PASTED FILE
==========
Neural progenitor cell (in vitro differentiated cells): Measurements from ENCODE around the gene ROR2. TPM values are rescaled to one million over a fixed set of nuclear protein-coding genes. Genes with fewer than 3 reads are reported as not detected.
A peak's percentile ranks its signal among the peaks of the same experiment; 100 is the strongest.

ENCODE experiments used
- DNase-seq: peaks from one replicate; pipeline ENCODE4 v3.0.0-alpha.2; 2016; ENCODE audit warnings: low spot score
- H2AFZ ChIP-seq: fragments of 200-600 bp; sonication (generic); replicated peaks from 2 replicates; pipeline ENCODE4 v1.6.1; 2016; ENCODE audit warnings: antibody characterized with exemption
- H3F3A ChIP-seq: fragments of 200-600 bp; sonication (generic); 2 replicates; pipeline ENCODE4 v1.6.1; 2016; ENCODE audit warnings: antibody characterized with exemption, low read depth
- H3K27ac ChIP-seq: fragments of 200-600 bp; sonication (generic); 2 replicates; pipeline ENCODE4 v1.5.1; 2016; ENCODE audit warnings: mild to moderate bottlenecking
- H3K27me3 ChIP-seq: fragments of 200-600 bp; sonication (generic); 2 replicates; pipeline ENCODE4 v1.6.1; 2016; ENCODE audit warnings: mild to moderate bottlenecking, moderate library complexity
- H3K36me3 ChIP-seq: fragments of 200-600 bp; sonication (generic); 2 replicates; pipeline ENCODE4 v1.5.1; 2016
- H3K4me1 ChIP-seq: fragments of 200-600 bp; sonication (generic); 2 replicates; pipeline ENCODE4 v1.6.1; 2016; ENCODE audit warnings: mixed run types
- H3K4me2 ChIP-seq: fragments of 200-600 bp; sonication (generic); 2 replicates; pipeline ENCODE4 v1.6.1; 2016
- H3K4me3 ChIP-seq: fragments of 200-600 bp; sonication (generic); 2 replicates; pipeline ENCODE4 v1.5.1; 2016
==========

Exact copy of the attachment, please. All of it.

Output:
Neural progenitor cell (in vitro differentiated cells): Measurements from ENCODE around the gene ROR2. TPM values are rescaled to one million over a fixed set of nuclear protein-coding genes. Genes with fewer than 3 reads are reported as not detected.
A peak's percentile ranks its signal among the peaks of the same experiment; 100 is the strongest.

ENCODE experiments used
- DNase-seq: peaks from one replicate; pipeline ENCODE4 v3.0.0-alpha.2; 2016; ENCODE audit warnings: low spot score
- H2AFZ ChIP-seq: fragments of 200-600 bp; sonication (generic); replicated peaks from 2 replicates; pipeline ENCODE4 v1.6.1; 2016; ENCODE audit warnings: antibody characterized with exemption
- H3F3A ChIP-seq: fragments of 200-600 bp; sonication (generic); 2 replicates; pipeline ENCODE4 v1.6.1; 2016; ENCODE audit warnings: antibody characterized with exemption, low read depth
- H3K27ac ChIP-seq: fragments of 200-600 bp; sonication (generic); 2 replicates; pipeline ENCODE4 v1.5.1; 2016; ENCODE audit warnings: mild to moderate bottlenecking
- H3K27me3 ChIP-seq: fragments of 200-600 bp; sonication (generic); 2 replicates; pipeline ENCODE4 v1.6.1; 2016; ENCODE audit warnings: mild to moderate bottlenecking, moderate library complexity
- H3K36me3 ChIP-seq: fragments of 200-600 bp; sonication (generic); 2 replicates; pipeline ENCODE4 v1.5.1; 2016
- H3K4me1 ChIP-seq: fragments of 200-600 bp; sonication (generic); 2 replicates; pipeline ENCODE4 v1.6.1; 2016; ENCODE audit warnings: mixed run types
- H3K4me2 ChIP-seq: fragments of 200-600 bp; sonication (generic); 2 replicates; pipeline ENCODE4 v1.6.1; 2016
- H3K4me3 ChIP-seq: fragments of 200-600 bp; sonication (generic); 2 replicates; pipeline ENCODE4 v1.5.1; 2016